Syria uprising is critical to continuing Arab revolt

With the NATO victory in Libya, the regional Arab revolt faces a turning point. In our last issue we explained that Egypt was the key to the fate of that revolt, because of the weight of its working class, that class’s militancy and state of mobilization, and new political projects in its ranks.

Now NATO has boots and suits on the ground in Libya. We will all look carefully for any signs of grassroots resistance to the dictates of NATO and its corporate/bank sponsors. Imperialism’s victory in Libya threatens to reverse the forward motion that Egypt and Tunisia have provided for months. Resisting that backward trend depends in part on continuing and heightened efforts by Egyptian workers.
But in the short term, the pivot on which the direction of the Arab uprisings will revolve is events in Syria and Palestine, and in particular, on the ability of grassroots forces among Syrians and Palestinians to maintain leadership of their movements.
On Aug. 28, the Washington Post and New York Times both printed articles quoting ruling-class politicians and advisors speculating on whether events in Libya will lead to a similar intervention in Syria. The consensus seems to be that such an intervention isn’t practical—for now—given the different politics of the country, its tighter enmeshing in regional affairs (rivalries and alliances with Turkey and Iran, for instance), as well as the absence of a clear voice in the anti-regime opposition for such meddling.
But the imperialists are desperately looking for bourgeois opposition figures willing to call for intervention—and, as in all the other Arab revolts, the U.S. is encouraging its allies in the Gulf Cooperation Council (Saudi Arabia, Bahrain, etc.) to encourage Muslim Brotherhood and salafi involvement in the uprising so as to have more pliable clients should Syrian President Bashar al-Assad fall.
The Post claimed to have found evidence of growing support for intervention among Syrians, alleging that “protesters in recent days have carried banners calling for a no-fly zone over Syria akin to the one that facilitated the Libyan revolt. ‘We want any [intervention] that stops the killing,’ said one banner held by protesters in the beleaguered town of Homs.” We cannot yet determine if such incidents really occurred or are the product of wishful thinking by the Post’s editors.
The same day The Times also claimed to have detected a pro-intervention shift in mood. “For now at least, the administration and its allies in the Libya action have stopped far short of threatening military force in Syria. Still, the officials argue that creating the broadest possible diplomatic pressure … could ultimately have an effect and, if Mr. Assad continues his violent crackdown on dissenters, lay the foundation for more aggressive action.”
Yet a senior U.S. official admitted to The New York Times reporter that “the Syrian opposition doesn’t want foreign military forces.” But, said The Times, “things could always escalate. ‘There’s no appetite to engage in military action in Syria,’ Robert Malley of the International Crisis Group said. But, he added, ‘If 30,000 people were killed there, that would be a different story.’”
As was the case in Yemen, Libya, and Egypt, opposition figures have been meeting outside Syria to draw up programs for a post-Assad regime, and have even met with U.S. Secretary of State Hillary Clinton. But as in those other countries, the movement’s leadership in the streets has rejected such attempts to speak in the masses’ name.
And fortunately, that movement in the streets is maintaining its opposition to intervention. On Aug. 29 the Local Coordinating Committees in Syria posted a statement on their Facebook page criticizing calls for foreign intervention made by more conservative elements in the Syrian opposition after the taking of Tripoli by NATO. The LCCs wrote: “While we understand the motivation to take up arms or call for military intervention, we specifically reject this position as we find it unacceptable politically, nationally, and ethically. Militarizing the revolution would minimize popular support and participation. … the Revolution is intended to ensure the independence and unity of Syria, its people, and its society.”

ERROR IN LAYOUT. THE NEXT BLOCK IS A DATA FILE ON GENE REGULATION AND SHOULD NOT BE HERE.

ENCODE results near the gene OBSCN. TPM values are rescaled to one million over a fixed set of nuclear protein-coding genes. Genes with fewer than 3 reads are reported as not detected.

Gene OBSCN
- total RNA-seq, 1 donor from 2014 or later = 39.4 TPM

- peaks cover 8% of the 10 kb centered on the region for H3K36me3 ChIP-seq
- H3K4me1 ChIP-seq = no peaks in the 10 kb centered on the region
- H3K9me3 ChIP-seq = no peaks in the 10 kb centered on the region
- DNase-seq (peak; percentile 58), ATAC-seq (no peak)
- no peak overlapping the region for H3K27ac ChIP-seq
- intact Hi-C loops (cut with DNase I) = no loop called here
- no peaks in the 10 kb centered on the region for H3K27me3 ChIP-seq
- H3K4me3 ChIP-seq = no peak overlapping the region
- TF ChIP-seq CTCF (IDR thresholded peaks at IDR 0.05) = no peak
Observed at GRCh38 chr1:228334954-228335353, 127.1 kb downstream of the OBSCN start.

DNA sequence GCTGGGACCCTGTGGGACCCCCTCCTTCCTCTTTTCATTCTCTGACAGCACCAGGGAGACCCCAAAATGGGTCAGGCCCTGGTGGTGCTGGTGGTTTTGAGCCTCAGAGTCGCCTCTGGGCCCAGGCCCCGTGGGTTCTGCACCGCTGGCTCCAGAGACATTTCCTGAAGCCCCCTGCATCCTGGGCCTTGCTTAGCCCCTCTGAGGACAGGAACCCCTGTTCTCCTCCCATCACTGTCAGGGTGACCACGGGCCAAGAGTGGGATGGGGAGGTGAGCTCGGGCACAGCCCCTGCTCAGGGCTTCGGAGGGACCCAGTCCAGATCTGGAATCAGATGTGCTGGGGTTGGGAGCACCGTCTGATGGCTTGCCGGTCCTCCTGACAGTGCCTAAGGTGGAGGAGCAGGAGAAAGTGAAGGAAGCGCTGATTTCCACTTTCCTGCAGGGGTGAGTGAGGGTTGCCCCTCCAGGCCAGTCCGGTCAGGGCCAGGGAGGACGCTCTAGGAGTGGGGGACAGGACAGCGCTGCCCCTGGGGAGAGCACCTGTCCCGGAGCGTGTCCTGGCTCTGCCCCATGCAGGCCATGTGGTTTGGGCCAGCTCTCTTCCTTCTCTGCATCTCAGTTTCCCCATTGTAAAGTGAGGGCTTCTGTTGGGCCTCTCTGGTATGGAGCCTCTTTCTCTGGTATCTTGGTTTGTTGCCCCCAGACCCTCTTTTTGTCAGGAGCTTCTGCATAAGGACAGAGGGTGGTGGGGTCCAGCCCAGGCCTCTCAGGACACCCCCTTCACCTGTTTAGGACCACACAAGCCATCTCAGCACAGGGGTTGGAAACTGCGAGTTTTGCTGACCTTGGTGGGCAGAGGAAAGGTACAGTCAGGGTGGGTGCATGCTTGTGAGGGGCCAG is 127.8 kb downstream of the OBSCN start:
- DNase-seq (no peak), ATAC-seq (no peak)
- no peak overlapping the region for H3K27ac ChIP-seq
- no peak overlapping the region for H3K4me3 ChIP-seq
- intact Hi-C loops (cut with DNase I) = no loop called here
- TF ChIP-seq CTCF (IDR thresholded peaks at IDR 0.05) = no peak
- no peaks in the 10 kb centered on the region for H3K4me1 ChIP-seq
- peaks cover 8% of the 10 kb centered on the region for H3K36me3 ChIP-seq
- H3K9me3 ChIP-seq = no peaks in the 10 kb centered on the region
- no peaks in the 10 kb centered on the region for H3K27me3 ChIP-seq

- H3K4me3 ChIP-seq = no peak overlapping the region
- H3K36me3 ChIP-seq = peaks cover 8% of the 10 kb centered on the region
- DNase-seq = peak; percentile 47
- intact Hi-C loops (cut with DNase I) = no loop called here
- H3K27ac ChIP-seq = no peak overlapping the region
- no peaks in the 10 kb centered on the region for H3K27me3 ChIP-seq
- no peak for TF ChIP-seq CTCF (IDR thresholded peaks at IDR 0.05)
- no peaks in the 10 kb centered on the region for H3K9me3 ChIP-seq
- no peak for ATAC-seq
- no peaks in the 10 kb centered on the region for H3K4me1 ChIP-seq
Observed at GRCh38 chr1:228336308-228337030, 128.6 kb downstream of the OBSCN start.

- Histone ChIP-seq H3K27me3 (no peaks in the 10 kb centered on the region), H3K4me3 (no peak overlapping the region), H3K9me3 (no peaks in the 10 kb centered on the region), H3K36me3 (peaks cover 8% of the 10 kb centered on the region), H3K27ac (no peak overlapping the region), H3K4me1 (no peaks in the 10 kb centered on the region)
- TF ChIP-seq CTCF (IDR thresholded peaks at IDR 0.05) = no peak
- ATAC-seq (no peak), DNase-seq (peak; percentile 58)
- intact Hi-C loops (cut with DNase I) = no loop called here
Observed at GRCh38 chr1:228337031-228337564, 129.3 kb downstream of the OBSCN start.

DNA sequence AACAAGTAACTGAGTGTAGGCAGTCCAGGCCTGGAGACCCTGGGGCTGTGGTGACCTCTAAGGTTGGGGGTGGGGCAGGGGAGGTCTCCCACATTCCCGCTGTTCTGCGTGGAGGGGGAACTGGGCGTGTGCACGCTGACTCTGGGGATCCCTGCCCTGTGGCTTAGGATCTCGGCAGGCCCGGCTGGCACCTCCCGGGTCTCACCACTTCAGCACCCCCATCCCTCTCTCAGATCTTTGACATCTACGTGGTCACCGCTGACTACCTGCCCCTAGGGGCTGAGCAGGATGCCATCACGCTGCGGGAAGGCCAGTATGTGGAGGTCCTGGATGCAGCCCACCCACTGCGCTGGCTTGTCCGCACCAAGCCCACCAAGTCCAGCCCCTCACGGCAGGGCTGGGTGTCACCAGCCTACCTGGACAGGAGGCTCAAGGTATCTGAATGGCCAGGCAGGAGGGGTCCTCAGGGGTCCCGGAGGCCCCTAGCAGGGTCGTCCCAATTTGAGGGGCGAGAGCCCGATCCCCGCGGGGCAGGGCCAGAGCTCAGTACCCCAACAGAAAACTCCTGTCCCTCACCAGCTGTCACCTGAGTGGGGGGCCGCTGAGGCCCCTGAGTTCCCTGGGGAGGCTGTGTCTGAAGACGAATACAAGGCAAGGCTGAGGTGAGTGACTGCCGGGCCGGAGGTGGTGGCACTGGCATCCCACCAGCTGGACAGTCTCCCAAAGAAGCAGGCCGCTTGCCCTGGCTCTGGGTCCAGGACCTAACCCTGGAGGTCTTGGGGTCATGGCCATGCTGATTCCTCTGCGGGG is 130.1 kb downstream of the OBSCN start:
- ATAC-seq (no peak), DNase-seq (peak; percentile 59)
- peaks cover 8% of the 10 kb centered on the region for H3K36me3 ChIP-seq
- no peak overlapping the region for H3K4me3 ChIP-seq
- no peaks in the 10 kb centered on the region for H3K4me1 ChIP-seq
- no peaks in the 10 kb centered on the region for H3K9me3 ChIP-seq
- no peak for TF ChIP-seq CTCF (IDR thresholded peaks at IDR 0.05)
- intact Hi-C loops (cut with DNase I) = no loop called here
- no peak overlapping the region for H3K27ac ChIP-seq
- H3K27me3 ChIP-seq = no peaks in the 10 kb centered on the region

It’s unclear if the statement’s rejection of armed resistance is a defensive formulation made by organizers who want to put the onus for eventual battle on the regime, or if they really believe the revolution can triumph without a resort to arms. But the most important thing for now is their explicit rejection of imperialist intervention.
Class forces in the Syrian revolution
Like most players in the Syrian rebellion, the LCCs have generally limited themselves to calling for political reform, democratic elections, a revised constitution, etc. A clearly delineated social program addressing the very inequality and exploitation that helped spark the revolt has yet to be produced.
But what is key is that all accounts depict the LCCs as a widespread, genuinely grassroots phenomenon, in which thousands of youth have initiated, organized, and coordinated protests in every major city and town in the country. That mass base is providing countless venues for daily discussions of the country’s politics, which provides opportunities to forge just such a desperately needed social program.
It is clear that the masses will continue their heroic, persistent mobilizations despite knowing that each time they march, some will fall victim to the bullets and batons of Bashar’s military and thugs. A similar heroism has been seen in Yemen, where hundreds of thousands are still mobilizing repeatedly in the face of similar atrocities.
But this cannot go on forever. The masses know if they give up now, retaliation and repression by the Syrian regime will ensue on a horrific scale. On the other hand, the regime is weak enough that it can only mount counterassaults against one or two cities at a time. But the LCCs have also not yet been able to launch protests of significant size in more than a handful of places on the same day.
What, then, would rouse sufficient numbers all across the country to put an end to the regime? In Egypt, in the last two days of the revolt before Mubarak’s fall, workers began to go on strike en masse. At the same time cracks in the army and signs of rank-and-file soldier revolt were beginning to appear. That was the turning point—just as worker strikes and military revolts were the turning point in ousting the Shah of Iran in 1979, another regime which appeared, after months of murderous repression of huge demonstrations, to be invincible.
The numbers protesting in Syria have been almost unbelievably impressive given the toll exacted. Of course, it’s not just a question of numbers, but also of politics. Assad gave backhanded acknowledgment of this when announcing new subsidies on fuel and food, and increased government salaries, to try to quiet protesters.